Climate Action

Climate adaptation: the $2 trillion market the private sector cannot ignore

Climate financing is currently dominated by mitigation methods, but climate adaptation is a necessity that also represents a major opportunity for the private sector.

Climate financing is currently dominated by mitigation methods, but climate adaptation is a necessity that also represents a major opportunity for the private sector. Image: Shutterstock

Lauren Shum
Curator, World Economic Forum Global Shapers Boston Hub
Wonsik Jeong
Analyst, D3 Jubilee Partners, Curator, World Economic Forum Global Shapers Seoul Hub
Kimberly Chen
Founder, Resource, World Economic Forum Global Shapers Beijing Hub II
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  • Even if mitigation efforts do manage to stabilise the climate, humanity will have to live for a long time with some effects of climate change.
  • Climate adaptation, therefore, is essential — and the private sector's first movers on the market will enjoy a distinct advantage.
  • The adaptation market could be worth $2 trillion per year by 2026, and the Global South stands to benefit from much of this.

Climate change is impacting virtually every industry and region of the world, but most of our climate funding has been for mitigation, not adaptation. This is a problem.

Even if mitigation stabilises the climate, we must still live with the effects of climate change. Many are already here: increased prevalence of wildfires and more destructive storms, for example.

Climate adaptation, therefore, is essential.

The cost of adaptation in developing countries is expected to reach $300 billion per year by 2030. By contrast, global adaptation finance flows were only $46 billion in 2020, of which only $28.6 billion went to developing countries. This is insufficient.

Developing countries are more seriously impacted by climate change. The world’s 55 most climate-vulnerable economies have already lost 20% of their GDP. There is a clear need for increased climate adaptation finance, especially in developing countries.

The private sector can help meet this investment gap. Currently, only 1.6% of all adaptation funding comes from private investment — making climate adaptation an untapped opportunity.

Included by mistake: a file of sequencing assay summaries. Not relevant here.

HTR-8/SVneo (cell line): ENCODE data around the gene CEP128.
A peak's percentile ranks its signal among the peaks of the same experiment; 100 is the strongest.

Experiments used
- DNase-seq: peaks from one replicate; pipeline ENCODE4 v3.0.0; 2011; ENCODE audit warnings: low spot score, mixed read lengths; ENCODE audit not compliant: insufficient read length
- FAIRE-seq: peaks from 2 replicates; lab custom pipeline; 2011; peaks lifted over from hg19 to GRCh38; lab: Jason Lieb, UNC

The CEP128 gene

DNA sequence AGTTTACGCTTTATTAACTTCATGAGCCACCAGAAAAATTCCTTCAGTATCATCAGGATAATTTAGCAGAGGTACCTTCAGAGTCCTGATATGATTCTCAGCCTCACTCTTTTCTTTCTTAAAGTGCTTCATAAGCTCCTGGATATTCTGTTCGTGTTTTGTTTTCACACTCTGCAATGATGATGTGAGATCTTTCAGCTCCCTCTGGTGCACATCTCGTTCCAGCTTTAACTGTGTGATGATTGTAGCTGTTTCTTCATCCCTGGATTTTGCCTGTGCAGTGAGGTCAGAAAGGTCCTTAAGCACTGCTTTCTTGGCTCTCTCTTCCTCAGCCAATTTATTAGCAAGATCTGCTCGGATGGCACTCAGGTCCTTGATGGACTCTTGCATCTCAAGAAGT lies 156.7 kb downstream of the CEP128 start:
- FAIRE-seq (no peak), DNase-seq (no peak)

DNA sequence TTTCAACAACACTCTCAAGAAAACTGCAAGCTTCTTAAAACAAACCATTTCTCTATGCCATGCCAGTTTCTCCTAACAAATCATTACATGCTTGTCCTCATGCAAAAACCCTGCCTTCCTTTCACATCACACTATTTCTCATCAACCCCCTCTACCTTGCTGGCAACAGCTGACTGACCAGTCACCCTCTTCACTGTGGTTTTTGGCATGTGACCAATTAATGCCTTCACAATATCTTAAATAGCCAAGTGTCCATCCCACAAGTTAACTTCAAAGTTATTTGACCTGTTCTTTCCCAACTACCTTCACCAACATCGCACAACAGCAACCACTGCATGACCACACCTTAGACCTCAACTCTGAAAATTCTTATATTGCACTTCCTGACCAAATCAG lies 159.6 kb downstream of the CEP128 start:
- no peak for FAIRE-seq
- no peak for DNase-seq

Climate finance amounts provided and mobilised by developed countries in developing countries.
Climate finance amounts provided and mobilised by developed countries in developing countries. Image: OECD

Why invest in climate adaptation?

Here are three reasons investing in climate adaptation in developing countries is a winning bet.

1. A growing market

The climate adaptation opportunity is enormous — and growing.

The market could be worth $2 trillion per year by 2026, and the need for adaptation solutions will grow as climate impacts become more prevalent.

Climate risks will impact virtually every industry: real estate assets will be damaged; agricultural productivity will decline; financial institutions will have to grapple with higher risk and even access to the internet could be in danger.

Damages from climate change-related events, such as wildfires, water shortages and greater intensity storms, are likely to total in the billions per event — this is why the adaptation market is valuable.

Currently, approximately two-thirds of global adaptation finance goes to developing countries. This means developing countries are the entry point to access the adaptation market. Further, the opportunity is only increasing. For example, delegates at COP26 in Glasgow urged for a doubling of adaptation funding to developing countries from 2019 levels to $40.6 billion by 2025.

Average funding per adaptation project in 2020 was $8.8 million, and the greatest funding for a single project was $1.1B. Private companies would do well to take advantage of this opportunity by launching or expanding climate adaptation ventures in developing countries.

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  • Global Risks Report 2023

2. Proven business models